In the new age of the electric vehicle, almost everything has to be rethought. In one hundred years, people will laugh at today's hybrid and pure electric vehicles rather in the way we laugh at motor vehicles from 1880 that looked like something dragged along by a horse because that was the starting point.
Inside and out, today's electric vehicles look almost the same as what went before. We have traction batteries and electrical and electronic controls in big lumps because that is what they had to look like in the past, together with masses of wiring. We have a big lump of noisy, dirty, shaking internal combustion engine in a hybrid because that is what an engine has looked like in the past.
Bring in smart electronic surfaces (photovoltaics, printed components), wireless links (VirginiaTech CEHMS), laminar conformal batteries and mini turbine range extenders (Bladon Jets Ltd). Then we really will have moved on in cost, performance and passenger safety, comfort and space available.
However, until we figure out how to make elasticated vehicle bodies we shall need shock absorbers (Levant Power Corporation, Eindhoven University of Technology), so they might as well generate electricity. Only 10-16% of fuel energy is used to drive a car along. Hybrid vehicles recapture some of the energy usually lost in braking but the dissipation of vibration energy by shock absorbers in the vehicle suspension remains untapped. Energy harvesting shock absorbers will be used on everything from earthmovers to buses, trucks and cars - even bikes.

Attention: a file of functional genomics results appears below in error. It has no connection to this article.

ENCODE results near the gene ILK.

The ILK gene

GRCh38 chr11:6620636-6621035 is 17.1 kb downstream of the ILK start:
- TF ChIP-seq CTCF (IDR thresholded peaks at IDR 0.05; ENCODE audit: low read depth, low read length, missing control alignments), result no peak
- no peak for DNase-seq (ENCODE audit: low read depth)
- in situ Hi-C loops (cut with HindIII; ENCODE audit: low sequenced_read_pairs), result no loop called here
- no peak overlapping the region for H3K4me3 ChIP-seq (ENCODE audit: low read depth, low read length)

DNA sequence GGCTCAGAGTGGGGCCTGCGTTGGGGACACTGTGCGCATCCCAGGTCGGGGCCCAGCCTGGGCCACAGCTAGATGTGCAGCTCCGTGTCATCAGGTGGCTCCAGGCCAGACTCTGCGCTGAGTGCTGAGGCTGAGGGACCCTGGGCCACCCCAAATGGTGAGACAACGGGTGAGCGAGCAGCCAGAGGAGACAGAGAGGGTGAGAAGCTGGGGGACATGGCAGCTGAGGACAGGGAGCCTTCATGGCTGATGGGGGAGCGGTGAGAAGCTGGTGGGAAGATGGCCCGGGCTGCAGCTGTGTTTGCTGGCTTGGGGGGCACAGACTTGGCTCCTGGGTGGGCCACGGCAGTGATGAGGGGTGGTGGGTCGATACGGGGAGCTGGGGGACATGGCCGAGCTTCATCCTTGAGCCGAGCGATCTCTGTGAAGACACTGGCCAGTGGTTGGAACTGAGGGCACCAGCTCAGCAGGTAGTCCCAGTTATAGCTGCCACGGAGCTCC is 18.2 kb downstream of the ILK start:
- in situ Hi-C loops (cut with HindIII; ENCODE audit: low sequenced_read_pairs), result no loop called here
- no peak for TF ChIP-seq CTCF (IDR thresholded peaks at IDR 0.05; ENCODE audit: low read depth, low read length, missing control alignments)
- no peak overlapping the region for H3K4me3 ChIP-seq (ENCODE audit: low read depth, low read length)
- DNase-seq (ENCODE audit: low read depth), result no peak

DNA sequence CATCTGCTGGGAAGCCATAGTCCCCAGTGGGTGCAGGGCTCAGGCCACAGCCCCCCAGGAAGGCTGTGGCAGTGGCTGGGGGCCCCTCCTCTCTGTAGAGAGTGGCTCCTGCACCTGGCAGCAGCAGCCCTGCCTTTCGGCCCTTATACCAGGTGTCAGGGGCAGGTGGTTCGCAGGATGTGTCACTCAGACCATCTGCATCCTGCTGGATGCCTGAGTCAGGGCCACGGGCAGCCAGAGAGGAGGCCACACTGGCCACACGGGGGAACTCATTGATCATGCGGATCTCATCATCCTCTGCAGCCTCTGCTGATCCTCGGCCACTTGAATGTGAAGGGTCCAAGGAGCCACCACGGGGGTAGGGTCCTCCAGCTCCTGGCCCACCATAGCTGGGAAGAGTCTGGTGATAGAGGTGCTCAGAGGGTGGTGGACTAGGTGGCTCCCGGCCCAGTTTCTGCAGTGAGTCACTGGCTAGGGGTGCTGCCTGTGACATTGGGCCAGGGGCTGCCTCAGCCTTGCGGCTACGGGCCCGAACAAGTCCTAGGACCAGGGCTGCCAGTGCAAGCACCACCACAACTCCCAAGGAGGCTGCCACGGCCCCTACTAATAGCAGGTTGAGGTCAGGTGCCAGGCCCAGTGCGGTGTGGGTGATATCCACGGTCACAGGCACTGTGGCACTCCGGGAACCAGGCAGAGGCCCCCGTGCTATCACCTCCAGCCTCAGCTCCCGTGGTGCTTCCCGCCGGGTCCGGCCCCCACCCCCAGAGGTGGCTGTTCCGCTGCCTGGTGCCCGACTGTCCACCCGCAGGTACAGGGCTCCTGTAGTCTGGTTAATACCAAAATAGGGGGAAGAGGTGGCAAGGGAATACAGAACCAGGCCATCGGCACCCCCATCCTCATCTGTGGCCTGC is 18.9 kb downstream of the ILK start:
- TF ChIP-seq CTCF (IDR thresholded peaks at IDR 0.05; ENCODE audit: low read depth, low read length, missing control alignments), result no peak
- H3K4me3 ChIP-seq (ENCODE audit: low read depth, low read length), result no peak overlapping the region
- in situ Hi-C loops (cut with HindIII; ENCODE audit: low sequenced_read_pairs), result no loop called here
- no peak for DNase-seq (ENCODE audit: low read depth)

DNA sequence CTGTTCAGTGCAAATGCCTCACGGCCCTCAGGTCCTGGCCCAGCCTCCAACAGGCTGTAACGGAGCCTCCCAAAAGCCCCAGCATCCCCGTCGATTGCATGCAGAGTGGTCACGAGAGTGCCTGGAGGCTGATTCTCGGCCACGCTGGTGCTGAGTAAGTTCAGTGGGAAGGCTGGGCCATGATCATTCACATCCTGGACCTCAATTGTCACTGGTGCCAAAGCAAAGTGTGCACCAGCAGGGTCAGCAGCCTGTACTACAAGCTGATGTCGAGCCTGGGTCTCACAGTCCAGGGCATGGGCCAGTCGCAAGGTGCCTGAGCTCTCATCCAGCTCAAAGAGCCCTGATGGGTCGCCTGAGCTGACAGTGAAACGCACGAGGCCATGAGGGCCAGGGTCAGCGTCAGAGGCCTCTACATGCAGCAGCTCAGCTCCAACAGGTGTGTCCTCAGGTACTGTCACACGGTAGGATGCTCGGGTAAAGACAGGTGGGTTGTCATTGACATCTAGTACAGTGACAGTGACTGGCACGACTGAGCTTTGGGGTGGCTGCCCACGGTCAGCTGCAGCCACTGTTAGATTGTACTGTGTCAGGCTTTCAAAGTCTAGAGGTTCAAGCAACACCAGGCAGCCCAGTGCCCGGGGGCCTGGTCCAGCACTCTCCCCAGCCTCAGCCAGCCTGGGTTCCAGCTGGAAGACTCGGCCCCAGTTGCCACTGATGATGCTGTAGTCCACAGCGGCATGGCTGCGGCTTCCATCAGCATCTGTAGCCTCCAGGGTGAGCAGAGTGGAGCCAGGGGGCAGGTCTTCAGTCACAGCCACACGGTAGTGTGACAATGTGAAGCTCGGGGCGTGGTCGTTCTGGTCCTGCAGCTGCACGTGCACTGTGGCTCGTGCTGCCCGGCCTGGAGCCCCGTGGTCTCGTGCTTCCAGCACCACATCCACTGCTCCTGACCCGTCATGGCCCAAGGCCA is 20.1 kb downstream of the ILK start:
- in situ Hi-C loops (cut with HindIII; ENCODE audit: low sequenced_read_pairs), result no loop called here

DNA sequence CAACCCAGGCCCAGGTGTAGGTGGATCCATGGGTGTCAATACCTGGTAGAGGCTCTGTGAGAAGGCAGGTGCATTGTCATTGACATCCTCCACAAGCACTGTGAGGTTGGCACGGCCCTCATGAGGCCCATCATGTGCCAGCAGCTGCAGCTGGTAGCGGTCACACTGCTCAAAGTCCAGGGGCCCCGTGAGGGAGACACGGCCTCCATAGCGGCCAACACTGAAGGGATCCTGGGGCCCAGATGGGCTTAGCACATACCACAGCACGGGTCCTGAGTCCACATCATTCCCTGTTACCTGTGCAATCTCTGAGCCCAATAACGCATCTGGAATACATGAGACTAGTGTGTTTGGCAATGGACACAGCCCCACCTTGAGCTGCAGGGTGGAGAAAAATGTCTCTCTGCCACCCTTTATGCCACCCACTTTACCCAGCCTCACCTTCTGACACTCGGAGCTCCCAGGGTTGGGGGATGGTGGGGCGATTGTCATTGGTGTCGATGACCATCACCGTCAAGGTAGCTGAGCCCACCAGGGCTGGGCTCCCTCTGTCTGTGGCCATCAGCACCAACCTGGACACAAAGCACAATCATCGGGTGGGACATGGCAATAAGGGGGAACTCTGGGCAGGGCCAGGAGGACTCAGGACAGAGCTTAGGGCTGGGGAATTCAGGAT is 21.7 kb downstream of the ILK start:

A unique event, the IDTechEx Future of Electric Vehicles in San Jose California December 7-8, will look at these future breakthroughs, ignoring the "Surrey with the fringe on top" approach with today's electric vehicles.
Past work on harvester shock absorbers
There has been a lot of work on harvesting from shock absorbers. In an ongoing research project of over 24 years, Bose, the loudspeaker company, has created an electromagnetic suspension system intended to replace traditional dampers and springs with electronic actuators and linear motors to generate electricity.
In 2005, David Oxenreider of Boiling Springs, PA, presented a design for an electricity generating shock absorber. Experimental Bosch suspension systems have generated electricity. More recently, Electric Truck, LLC has exclusively optioned commercial rights to a technology from Tufts University that uses regenerative shock absorbers to recharge the batteries of any hybrid electric and electric-powered vehicle while it is driven.
You will find in tough to buy these products, however. Problems have included the devices being too large, too expensive, too inefficient in converting electricity or just poor shock absorbers because they dispensed with the spring or had the wrong damping characteristics.